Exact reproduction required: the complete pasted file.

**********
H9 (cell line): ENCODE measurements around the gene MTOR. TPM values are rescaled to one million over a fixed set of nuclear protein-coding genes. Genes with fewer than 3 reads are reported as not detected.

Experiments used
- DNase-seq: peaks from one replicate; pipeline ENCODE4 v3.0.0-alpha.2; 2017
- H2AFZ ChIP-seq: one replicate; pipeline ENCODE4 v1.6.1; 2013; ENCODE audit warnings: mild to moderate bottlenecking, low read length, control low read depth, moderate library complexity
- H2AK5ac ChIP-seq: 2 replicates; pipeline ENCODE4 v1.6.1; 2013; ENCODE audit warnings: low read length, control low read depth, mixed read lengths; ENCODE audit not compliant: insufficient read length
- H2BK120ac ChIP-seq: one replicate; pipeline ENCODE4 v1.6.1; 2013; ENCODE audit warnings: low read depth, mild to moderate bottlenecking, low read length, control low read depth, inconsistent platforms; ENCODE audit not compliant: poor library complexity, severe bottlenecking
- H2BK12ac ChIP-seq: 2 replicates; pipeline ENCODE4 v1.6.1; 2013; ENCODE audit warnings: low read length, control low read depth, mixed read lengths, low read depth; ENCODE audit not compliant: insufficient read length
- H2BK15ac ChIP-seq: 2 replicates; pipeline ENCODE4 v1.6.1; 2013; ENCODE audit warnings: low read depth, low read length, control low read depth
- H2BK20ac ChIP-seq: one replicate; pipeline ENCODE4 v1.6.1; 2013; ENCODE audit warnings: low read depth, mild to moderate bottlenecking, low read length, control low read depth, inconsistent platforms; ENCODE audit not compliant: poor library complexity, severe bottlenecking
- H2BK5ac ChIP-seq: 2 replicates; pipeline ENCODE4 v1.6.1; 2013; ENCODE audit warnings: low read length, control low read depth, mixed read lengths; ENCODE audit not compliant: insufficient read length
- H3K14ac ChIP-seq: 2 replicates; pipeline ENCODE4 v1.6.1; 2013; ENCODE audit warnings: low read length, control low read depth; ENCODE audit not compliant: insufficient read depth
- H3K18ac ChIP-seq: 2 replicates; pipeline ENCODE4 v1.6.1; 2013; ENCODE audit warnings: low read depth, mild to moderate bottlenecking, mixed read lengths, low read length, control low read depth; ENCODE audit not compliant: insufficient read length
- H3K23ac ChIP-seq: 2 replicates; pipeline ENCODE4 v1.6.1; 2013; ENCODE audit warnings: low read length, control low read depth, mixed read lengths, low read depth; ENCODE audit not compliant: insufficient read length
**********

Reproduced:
H9 (cell line): ENCODE measurements around the gene MTOR. TPM values are rescaled to one million over a fixed set of nuclear protein-coding genes. Genes with fewer than 3 reads are reported as not detected.

Experiments used
- DNase-seq: peaks from one replicate; pipeline ENCODE4 v3.0.0-alpha.2; 2017
- H2AFZ ChIP-seq: one replicate; pipeline ENCODE4 v1.6.1; 2013; ENCODE audit warnings: mild to moderate bottlenecking, low read length, control low read depth, moderate library complexity
- H2AK5ac ChIP-seq: 2 replicates; pipeline ENCODE4 v1.6.1; 2013; ENCODE audit warnings: low read length, control low read depth, mixed read lengths; ENCODE audit not compliant: insufficient read length
- H2BK120ac ChIP-seq: one replicate; pipeline ENCODE4 v1.6.1; 2013; ENCODE audit warnings: low read depth, mild to moderate bottlenecking, low read length, control low read depth, inconsistent platforms; ENCODE audit not compliant: poor library complexity, severe bottlenecking
- H2BK12ac ChIP-seq: 2 replicates; pipeline ENCODE4 v1.6.1; 2013; ENCODE audit warnings: low read length, control low read depth, mixed read lengths, low read depth; ENCODE audit not compliant: insufficient read length
- H2BK15ac ChIP-seq: 2 replicates; pipeline ENCODE4 v1.6.1; 2013; ENCODE audit warnings: low read depth, low read length, control low read depth
- H2BK20ac ChIP-seq: one replicate; pipeline ENCODE4 v1.6.1; 2013; ENCODE audit warnings: low read depth, mild to moderate bottlenecking, low read length, control low read depth, inconsistent platforms; ENCODE audit not compliant: poor library complexity, severe bottlenecking
- H2BK5ac ChIP-seq: 2 replicates; pipeline ENCODE4 v1.6.1; 2013; ENCODE audit warnings: low read length, control low read depth, mixed read lengths; ENCODE audit not compliant: insufficient read length
- H3K14ac ChIP-seq: 2 replicates; pipeline ENCODE4 v1.6.1; 2013; ENCODE audit warnings: low read length, control low read depth; ENCODE audit not compliant: insufficient read depth
- H3K18ac ChIP-seq: 2 replicates; pipeline ENCODE4 v1.6.1; 2013; ENCODE audit warnings: low read depth, mild to moderate bottlenecking, mixed read lengths, low read length, control low read depth; ENCODE audit not compliant: insufficient read length
- H3K23ac ChIP-seq: 2 replicates; pipeline ENCODE4 v1.6.1; 2013; ENCODE audit warnings: low read length, control low read depth, mixed read lengths, low read depth; ENCODE audit not compliant: insufficient read length